October is Domestic Violence Awareness Month and the women at LTAI wanted to share with you some words of encouragement about this topic.
It is important to remember that for many survivors of domestic violence, gathering the courage to speak up takes support and encouragement from others. All of us can find ways to raise awareness about domestic violence and ease the pain and stigma for those that we may know who are survivors. Remember, as many of our LTAI women have said “you are never alone!”
Thoughts from a peer:
“It’s not your fault and never let anyone take your voice. You are not alone and there are people, men and women that you can talk to, so never feel like you are all by yourself. We all deserve love without pain. If love gives you pain, you don’t need it. Pick yourself up and speak out. It’s hard to speak up but love yourself enough to speak up. You are your first line of defense. “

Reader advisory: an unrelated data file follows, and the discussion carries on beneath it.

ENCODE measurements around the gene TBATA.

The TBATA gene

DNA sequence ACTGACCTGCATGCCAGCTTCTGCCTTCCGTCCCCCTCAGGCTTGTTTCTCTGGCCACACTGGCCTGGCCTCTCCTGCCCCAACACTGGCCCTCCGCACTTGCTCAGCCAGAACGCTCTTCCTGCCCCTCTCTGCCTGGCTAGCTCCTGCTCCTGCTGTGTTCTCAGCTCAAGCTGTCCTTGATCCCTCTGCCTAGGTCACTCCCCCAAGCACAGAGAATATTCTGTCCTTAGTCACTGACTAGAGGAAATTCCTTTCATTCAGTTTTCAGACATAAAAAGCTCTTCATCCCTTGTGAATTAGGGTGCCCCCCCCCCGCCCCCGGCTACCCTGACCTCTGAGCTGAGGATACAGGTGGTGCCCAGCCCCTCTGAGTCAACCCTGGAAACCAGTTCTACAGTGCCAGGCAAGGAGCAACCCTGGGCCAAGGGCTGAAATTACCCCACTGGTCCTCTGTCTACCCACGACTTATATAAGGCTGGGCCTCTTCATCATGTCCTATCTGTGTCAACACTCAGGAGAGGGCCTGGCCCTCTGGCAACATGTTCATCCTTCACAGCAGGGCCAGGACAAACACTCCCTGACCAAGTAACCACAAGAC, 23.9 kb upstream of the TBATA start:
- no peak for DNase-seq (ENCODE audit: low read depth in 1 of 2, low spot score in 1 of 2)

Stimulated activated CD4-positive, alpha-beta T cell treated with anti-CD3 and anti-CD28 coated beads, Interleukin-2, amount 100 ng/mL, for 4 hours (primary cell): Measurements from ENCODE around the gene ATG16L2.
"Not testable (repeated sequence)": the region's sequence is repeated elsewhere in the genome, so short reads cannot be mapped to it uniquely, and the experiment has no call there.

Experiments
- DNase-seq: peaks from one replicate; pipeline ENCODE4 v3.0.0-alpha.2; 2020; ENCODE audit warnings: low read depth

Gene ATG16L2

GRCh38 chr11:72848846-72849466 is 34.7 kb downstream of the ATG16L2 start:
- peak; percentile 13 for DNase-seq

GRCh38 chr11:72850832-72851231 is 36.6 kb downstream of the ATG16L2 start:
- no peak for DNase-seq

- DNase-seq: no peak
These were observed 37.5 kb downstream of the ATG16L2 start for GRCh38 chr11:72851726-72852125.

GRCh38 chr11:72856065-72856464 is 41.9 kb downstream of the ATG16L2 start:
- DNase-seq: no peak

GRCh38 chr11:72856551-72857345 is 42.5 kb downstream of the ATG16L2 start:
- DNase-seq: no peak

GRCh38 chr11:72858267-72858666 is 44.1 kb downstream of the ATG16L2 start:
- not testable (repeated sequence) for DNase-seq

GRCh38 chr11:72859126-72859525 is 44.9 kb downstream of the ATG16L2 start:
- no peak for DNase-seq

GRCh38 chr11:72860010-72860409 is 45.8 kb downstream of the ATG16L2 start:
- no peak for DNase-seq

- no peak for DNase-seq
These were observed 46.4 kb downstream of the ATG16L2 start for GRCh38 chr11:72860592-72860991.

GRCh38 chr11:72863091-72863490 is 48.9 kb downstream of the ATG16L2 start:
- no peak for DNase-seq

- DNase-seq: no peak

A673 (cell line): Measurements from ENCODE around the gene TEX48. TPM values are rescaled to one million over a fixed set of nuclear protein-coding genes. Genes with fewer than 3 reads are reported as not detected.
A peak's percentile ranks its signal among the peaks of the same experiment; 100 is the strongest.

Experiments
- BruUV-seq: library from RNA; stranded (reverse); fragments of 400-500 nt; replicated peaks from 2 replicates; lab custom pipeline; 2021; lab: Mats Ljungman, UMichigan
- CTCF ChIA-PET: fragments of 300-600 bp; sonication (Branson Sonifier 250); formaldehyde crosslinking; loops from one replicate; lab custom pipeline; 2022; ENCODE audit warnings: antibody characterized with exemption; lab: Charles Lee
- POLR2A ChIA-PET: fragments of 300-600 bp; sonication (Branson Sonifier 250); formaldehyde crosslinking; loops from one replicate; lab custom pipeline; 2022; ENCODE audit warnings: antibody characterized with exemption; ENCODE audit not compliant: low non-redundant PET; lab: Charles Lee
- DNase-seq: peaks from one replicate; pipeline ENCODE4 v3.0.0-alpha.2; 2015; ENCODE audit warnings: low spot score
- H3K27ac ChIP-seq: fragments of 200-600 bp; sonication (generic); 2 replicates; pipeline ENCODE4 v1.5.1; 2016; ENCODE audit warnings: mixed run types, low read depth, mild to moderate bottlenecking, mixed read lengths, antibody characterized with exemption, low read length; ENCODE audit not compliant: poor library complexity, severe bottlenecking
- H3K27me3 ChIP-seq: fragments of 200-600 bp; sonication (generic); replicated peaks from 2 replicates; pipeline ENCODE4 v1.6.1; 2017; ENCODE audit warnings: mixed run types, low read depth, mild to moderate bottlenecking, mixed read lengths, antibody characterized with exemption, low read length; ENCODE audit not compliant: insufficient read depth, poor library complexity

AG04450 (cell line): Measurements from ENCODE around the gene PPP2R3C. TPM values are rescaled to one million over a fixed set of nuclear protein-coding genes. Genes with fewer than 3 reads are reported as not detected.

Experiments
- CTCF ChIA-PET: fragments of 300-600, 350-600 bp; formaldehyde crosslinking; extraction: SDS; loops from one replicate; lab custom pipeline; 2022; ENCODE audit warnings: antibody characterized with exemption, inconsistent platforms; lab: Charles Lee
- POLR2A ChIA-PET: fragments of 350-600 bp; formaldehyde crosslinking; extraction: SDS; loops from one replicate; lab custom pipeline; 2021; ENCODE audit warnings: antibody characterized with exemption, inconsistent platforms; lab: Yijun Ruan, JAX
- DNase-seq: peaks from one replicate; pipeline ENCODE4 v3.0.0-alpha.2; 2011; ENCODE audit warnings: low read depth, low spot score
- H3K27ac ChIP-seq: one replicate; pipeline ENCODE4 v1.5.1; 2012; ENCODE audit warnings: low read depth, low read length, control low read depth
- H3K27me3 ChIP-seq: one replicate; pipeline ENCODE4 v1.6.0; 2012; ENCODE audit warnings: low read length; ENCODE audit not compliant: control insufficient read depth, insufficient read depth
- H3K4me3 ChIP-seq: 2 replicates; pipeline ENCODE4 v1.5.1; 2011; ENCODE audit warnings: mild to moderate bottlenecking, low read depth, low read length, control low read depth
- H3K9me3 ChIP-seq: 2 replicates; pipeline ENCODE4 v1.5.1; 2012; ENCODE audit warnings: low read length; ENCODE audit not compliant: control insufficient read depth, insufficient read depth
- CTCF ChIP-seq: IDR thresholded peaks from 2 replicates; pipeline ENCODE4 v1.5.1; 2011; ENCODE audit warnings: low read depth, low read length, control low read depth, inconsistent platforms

In what other ways can we show support to survivors of domestic violence? Share your thoughts with us in a comment below!
Feeling powerful and confident can sometimes be hard throughout lives twists and turns. Some of the LTAI women wanted to share with you what empowers them, and how this power and strength makes them feel invincible! Whether it be singing, helping others, or even dressing up we can all find something that gives us that extra push in life when we need it the most. Here is what a few of the women had to say about what makes them feel powerful.
“Being knowledgeable and teaching others.”
“Sharing my knowledge with others and them to totally be interested in what I have to share.”
“When I help someone with a problem it makes me feel invincible.”